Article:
Dai

Hunter
This week's addition to the Arcade Archives series is the original Raiden, a personal favourite thanks to my local video rental place having the cabinet back in the day. I've always prefered the original two Raiden games over the more recent sequels. The attention to detail was lost in the transition to polygons, and you just can't beat that music in the first game.

As with all the Arcade Archives games, it's on PS4 and Switch, though you'll have to pay a pound extra for the Nintendo tax on the latter.
 

Neil.T

Titan
A reply so belated that the pair of posts these quotes are from are almost retro themselves. 😛

Super Mario World is something I wouldn't mind going back to actually. I think I finished it (or at least came very close) when I was a kid, but the battery backup definitely makes it feel a lot more manageable. I remember it being a fun game to play through, although it always upset me whenever I lost yoshi and had to watch him running away into a pit... Trying to control the cape while you were flying was a bit fiddly as well, I did miss the racoon tail which seemed more straightforward by comparison.
Super Mario World has long been to my mind the greatest video game of all time, but what with getting so heavily into the original Super Mario Bros. of late, partly as a much-needed bit of back-to-basics practice for The Lost Levels, that distinction's become a lot less clear-cut to me now.

From a pure fun-factor angle, though, in terms of just playing the game without adding objectives to it like playing through on only one life, which I've certainly never done in Super Mario World (Special Zone, I'm looking at you! 🤬), then I think my long-held view still holds up for me. I've got three copies of the game: Super Mario World itself and Super Mario All-Stars + Super Mario World, both for the PAL SNES, and then the US NTSC ROM on the SNES Mini. (I've started noticing the differences in how the original Super Mario Bros. plays between versions now; Mario accelerates much faster in the PAL version in an attempt to make the 50hz conversation seem like it runs as quick as the 60hz NTSC original.)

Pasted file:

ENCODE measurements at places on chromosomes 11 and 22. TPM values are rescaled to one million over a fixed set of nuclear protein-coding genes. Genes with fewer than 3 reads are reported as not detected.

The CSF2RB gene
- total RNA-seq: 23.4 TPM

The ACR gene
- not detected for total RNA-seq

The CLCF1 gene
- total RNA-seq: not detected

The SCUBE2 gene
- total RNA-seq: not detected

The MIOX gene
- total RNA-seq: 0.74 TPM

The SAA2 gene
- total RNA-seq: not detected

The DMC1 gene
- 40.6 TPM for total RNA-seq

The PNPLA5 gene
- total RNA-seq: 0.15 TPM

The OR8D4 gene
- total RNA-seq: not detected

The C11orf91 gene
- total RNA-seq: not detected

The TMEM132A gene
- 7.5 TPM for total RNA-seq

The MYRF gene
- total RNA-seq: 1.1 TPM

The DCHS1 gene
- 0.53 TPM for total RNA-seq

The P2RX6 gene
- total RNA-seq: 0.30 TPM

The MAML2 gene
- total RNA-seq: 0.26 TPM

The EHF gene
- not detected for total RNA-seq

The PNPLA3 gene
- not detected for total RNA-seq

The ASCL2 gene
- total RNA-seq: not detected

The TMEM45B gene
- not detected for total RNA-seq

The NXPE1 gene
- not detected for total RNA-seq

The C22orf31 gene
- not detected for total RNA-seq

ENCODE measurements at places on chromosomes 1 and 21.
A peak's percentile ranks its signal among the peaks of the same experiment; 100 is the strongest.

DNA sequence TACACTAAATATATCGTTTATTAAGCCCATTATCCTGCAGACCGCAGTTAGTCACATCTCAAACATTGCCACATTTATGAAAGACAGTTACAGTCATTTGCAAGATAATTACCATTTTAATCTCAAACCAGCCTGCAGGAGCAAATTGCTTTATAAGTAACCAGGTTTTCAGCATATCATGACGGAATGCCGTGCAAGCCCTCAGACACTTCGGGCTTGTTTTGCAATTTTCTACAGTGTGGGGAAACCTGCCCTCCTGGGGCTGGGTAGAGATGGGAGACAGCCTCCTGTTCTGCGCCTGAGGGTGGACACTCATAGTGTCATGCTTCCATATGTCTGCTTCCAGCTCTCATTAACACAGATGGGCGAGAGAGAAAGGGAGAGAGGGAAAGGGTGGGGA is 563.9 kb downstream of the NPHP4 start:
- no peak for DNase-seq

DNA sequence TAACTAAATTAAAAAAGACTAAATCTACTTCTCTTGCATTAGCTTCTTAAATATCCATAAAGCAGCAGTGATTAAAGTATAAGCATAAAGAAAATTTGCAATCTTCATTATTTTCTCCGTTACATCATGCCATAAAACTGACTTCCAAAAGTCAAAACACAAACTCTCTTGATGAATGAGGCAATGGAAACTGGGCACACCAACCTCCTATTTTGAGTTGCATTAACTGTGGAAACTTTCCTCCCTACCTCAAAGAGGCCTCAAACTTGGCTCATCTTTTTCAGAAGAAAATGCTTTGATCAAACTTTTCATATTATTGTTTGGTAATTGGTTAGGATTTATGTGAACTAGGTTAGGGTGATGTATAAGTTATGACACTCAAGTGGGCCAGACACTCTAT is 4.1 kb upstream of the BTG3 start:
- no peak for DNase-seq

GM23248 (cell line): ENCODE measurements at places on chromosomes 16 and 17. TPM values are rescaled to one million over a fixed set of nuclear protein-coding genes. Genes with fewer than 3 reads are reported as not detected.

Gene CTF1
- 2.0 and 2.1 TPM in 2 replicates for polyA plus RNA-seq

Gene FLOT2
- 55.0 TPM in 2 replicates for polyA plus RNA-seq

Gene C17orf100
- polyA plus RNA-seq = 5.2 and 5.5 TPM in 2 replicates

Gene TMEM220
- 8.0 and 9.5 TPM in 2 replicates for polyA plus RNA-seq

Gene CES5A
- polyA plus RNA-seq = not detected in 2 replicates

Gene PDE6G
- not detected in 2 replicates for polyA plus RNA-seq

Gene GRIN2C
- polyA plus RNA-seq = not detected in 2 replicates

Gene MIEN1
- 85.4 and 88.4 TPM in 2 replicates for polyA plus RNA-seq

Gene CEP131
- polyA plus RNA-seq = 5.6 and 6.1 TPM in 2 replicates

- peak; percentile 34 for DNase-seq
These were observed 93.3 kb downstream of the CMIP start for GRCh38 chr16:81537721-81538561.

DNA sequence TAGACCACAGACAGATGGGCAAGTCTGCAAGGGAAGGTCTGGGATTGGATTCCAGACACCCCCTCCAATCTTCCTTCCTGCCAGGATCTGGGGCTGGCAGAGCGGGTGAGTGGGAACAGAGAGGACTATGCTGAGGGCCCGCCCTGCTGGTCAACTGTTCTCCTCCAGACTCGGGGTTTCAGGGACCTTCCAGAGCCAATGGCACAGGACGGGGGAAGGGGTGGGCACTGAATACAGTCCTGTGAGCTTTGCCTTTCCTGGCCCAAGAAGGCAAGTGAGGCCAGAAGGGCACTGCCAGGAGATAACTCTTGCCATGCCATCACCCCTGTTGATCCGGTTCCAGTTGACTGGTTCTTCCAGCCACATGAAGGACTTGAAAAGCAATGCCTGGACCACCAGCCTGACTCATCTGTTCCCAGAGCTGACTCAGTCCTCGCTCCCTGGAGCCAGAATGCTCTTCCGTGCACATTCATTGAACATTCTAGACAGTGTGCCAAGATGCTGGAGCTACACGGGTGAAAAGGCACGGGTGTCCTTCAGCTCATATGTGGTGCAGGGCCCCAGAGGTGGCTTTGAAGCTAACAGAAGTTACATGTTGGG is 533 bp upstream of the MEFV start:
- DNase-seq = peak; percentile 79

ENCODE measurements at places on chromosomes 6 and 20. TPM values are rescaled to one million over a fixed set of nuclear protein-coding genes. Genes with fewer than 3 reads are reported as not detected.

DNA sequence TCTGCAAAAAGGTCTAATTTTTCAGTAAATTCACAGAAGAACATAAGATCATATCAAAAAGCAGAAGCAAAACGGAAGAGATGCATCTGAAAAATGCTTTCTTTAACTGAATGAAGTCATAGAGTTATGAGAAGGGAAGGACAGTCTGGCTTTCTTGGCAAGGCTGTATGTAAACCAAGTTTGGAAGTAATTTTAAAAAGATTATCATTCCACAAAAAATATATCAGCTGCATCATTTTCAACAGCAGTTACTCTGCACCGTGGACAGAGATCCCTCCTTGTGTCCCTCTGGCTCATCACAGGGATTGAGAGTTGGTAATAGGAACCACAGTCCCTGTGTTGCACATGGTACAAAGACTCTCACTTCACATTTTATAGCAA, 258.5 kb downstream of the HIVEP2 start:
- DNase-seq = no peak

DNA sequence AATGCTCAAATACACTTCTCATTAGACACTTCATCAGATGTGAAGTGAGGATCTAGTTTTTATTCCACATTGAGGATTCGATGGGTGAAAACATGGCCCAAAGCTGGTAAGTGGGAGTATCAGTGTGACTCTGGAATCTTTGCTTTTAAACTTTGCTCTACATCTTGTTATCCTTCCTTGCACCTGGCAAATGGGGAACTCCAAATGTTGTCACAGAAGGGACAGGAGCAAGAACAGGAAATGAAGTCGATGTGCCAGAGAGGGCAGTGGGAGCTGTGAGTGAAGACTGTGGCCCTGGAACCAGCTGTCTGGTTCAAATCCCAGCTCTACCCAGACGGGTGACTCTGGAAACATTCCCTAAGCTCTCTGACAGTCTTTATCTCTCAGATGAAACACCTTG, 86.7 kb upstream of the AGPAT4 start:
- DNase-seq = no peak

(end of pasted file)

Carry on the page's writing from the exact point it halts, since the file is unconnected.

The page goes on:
I'm glad to have Super Mario World on the SNES Mini now, because now I have my 96-goals clearance back up on non-volatile flash memory. At last check, though, both SNES cartridges still have still-functioning battery backups. (🤞)

As for the cape... I like the cape. Mario 3's racoon tail only allows you to fly until your power metre drops and to then slow your fall, whereas the more versatile cape actually allows you to maintain your altitude over a very long distance.

I'm no expert with the cape either, mind. In fact, rather than dipping underneath the end-of-level goal with a well-timed dive to get to the hidden exit of Cheese Bridge Area, I just use the cheap method where you sacrifice Yoshi. 😬
Sorry, Prof!

Kid Chameleon on the Mega Drive springs to my mind. It was a quirky platformer with 50-ish levels, multiple paths through the game, no ingame means of tracking your route or progress, and the only shortcut provided being one that takes you from level 2 straight to the last boss, thus negating the entire rest of the game, basically.
I remember Kid Chameleon, but I've played it only briefly.

There was this games magazine that I sometimes used to get as a kid that did full level maps, and in the letters page of one issue, a reader asked for maps for Kid Chameleon. The reply was something akin to "Are you kidding?! The game's over 1,000 screens!"

That shortcut you mentioned seems a pretty poorly implemented thing, though. The way Mario 3 on the NES does it allows you to, say, play worlds 1, 2 and 3 in one sitting, then next time get one of the warp whistles to skip to world 4. If you want to pick up with worlds 5 to 7 from a new game, then you would want both of the whistles in world 1, use one of them to jump to world 2, 3 or 4, then immediately blow the other to move on to where you want to resume. For world 8, you just use one whistle in world 1 and then the second one while on the warp zone screen itself.

Of course, you don't get the benefit of collecting the lives and inventory power-ups that you otherwise would from playing all the way through. 🤷‍♂️

Sonic & Knuckles ... I'm still working through the combined game now
How's progress with that, Prof? I love the idea of the backwards-compatible lock-on cartridge, but I must say that I never really gelled with the Sonic games in general. I found the bosses horribly unforgiving with the lack of available rings in the levels they appear, and I've never liked how, unless you get all the chaos emeralds on the way, Robotnik essentially wins anyway even if you beat him.